The macromolecules occurring in ample amounts in all the cells are called proteins. These units are the most important for living beings. Hundreds and thousands of protein molecules of different sizes constitute a living body. Proteins appear when two amino acids link together through a peptide bond. They are involved in many chemical processes and attains elevated nutritional value.
In 1838 Jons Jacob introduced the term “Proteins,” derived from the Greek word “Proteios.” These are organ-specific from species to species. Approximately 20 different amino acids naturally occur in nature.
Proteins with the same function will have the same structure as well. The human body contains 10000 different kinds of proteins, and you can even find its sequence using Expasy Translate Tool.
A plant can synthesize amino acids, but animals cannot. You will comprehend the structure, properties, and sources of proteins after going through this article.
Peptide and Proteins
The compound formed by condensation of two or more similar or different amino acids is called peptides. They contain –CO-NH- bond in their structure.
It is called peptide bond or peptide linkage. The bond formed between the carbonyl group of one amino acid and an amino group of another amino acid with the elimination of a water molecule is called a peptide bond.
Two amino acids join to form three dipeptide units that further generate a tripeptide. A large number of amino acids join by peptide bonds and make a polypeptide. A polypeptide is a peptide with 10,000 molecular weight. Whereas a Peptide with a molecular mass of more than 10,000 is called protein. The human body contains at least 10,000 different proteins. They are present in the skin, hair, muscles, and non-bony tissues of the body. Let’s check out the structure and properties of polypeptides and proteins below.
Structure and Properties
According to Biochemistry Study, the amino acid composition of protein consists of a long chain of alpha-amino acids. α- amino acids define a unit having amino group (−NH2), carboxyl group, and an alkyl group
Acid nature of Amino Acid
In the acidic condition, pH is less than 4, and the –COO group combines with a hydrogen atom and converts it into –COOH group, which is uncharged.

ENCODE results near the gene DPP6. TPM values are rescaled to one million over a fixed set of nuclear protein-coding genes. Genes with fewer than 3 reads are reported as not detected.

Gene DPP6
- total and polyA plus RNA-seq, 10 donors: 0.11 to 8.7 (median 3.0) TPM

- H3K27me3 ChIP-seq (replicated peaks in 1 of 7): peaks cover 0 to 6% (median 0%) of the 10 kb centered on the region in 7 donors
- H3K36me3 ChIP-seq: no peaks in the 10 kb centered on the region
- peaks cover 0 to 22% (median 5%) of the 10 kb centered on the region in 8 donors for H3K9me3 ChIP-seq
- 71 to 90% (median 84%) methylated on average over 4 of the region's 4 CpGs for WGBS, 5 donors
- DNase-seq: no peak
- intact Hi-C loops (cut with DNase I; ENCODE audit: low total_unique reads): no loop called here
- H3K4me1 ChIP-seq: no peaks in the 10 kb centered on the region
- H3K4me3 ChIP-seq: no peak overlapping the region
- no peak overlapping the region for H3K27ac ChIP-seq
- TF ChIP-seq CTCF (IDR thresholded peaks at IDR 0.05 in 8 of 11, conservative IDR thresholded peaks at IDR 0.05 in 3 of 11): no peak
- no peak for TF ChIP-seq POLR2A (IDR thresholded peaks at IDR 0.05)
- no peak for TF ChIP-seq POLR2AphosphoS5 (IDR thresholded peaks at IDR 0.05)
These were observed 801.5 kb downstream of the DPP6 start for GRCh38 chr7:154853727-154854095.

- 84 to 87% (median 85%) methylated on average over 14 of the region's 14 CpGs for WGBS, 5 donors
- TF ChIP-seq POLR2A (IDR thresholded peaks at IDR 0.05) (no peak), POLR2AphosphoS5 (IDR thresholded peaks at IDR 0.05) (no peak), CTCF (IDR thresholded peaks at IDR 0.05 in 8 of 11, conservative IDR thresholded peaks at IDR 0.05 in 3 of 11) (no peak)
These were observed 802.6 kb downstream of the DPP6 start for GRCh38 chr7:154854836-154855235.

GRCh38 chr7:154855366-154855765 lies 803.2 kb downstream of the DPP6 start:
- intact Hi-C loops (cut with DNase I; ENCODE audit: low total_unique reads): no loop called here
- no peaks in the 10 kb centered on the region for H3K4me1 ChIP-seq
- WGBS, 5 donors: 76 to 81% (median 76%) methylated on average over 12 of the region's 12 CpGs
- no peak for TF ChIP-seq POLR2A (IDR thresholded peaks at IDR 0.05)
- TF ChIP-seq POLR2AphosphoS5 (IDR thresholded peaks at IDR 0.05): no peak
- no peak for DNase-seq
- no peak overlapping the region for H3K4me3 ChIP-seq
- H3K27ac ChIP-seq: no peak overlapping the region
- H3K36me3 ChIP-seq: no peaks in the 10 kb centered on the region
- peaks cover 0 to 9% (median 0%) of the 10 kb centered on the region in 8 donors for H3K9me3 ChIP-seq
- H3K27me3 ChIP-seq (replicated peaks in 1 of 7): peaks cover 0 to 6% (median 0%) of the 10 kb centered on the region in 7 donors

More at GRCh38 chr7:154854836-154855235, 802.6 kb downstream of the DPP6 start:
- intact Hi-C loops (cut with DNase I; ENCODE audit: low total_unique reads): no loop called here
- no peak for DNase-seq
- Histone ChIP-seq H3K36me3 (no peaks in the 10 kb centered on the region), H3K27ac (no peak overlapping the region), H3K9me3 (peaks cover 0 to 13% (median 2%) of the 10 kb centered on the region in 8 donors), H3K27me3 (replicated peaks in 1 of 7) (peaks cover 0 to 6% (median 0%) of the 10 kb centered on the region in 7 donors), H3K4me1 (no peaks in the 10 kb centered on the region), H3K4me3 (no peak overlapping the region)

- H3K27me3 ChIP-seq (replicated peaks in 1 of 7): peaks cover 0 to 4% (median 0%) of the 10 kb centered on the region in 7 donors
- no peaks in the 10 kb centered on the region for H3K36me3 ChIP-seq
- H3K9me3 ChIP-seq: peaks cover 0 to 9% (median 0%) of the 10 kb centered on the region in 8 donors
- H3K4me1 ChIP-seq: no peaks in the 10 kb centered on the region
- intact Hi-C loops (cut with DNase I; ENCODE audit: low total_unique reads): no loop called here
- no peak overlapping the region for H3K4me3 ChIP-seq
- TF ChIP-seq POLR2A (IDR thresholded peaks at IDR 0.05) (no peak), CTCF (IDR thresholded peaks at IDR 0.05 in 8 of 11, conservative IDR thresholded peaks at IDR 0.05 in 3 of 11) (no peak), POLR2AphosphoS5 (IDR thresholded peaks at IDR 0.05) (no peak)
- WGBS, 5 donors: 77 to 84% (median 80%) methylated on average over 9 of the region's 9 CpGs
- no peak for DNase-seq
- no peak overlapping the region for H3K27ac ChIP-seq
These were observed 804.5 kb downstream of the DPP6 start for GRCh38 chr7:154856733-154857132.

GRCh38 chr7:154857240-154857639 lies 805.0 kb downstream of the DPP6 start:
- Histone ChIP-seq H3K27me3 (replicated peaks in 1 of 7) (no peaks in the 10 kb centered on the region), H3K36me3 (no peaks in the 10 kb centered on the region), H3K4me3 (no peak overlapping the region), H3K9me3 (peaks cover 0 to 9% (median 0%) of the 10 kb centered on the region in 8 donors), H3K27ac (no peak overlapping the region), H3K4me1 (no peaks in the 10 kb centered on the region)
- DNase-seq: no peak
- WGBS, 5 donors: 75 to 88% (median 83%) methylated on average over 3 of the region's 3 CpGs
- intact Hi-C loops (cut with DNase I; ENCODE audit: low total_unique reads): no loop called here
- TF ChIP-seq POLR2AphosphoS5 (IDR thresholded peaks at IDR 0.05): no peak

Alkali Nature of Amino Acid
In alkali, condition pH remains above 9, the amino group (−NH+3) release hydrogen ion and convert it into (−NH2).
What is Zwitter Ion?
The molecule of amino acid consisting of dipolar ions is called a Zwitter ion. These amino acid carries both positive and negative charge and do not migrate with an electric field.
More than 100 amino acids are present, but almost 20 of them occur naturally.
Formation of Protein Molecules
Different alpha-amino acids link together through a peptide bond to form a long chain molecule called protein.
What is Peptide Bond?
A peptide bond is formed between the amino and carboxyl groups of two different amino acids through a peptide linkage. When this peptide molecule reacts with another amino acid to eliminate water, it yields a tripeptide.
We generally discuss the N- terminal or free alpha-amino acid on the left side and the C terminal or free carboxyl group found on the right side. These macromolecules are joined through a peptide bond. Many amino acids are linked and form the structure of the protein.
A long peptide chain involves the linkage of more than 100 amino acids.
Classification of proteins
Proteins have three classes based on physicochemical properties
- Simple Proteins
- Compound Proteins
- Derived Proteins
Proteins yield amino acids on hydrolysis, where their derivatives are called simple proteins. Examples include collagen, globulins, legumin, albumins, etc. Globulins are found in animals that are insoluble in water but soluble in a dilute salt solution. Similarly, body muscles contain lactoglobulins. The legumin and collagen are present in the connective tissues of the body. They are abundantly present, forming 25 to 35% of body protein.
Compound or Conjugate proteins
These molecules are attached with some non-protein groups called conjugated proteins, such as phospho-proteins conjugate with phosphoric acid and lipoproteins with lipids. (Cholesterol, Lecithin)
These are procured from simple and conjugated proteins that can be either primary or secondary derived proteins. Some examples include metaproteins and milk from the primary section, while proteoses, peptides, peptones, etc., are from the secondary.
There are several protein sources, including meat, vegetables, poultry, eggs, seafood, soy products, seed, nuts, etc.
Numerous alternative sources like whey and soy hump are utilized for proteins. Its benefits mostly meet the person who exercises regularly because whey proteins are better for regenerating muscles & mass.
What is Whey Protein?
Whey protein is a by-product of cheese making, basically, the watery portion that separates. This protein is usually utilized to improve athletic performances and strengthens the muscles. People with HIV defects consume whey protein that helps them reduce the weight loss problem. Moreover, it helps prevent allergic issues in infants.
We hope to clear all concepts relating structure and classification of proteins, but the knowledge doesn’t end here. Proteins are largely consumed in catalytic, nutritional, defensive, regulatory, and transport mechanisms.
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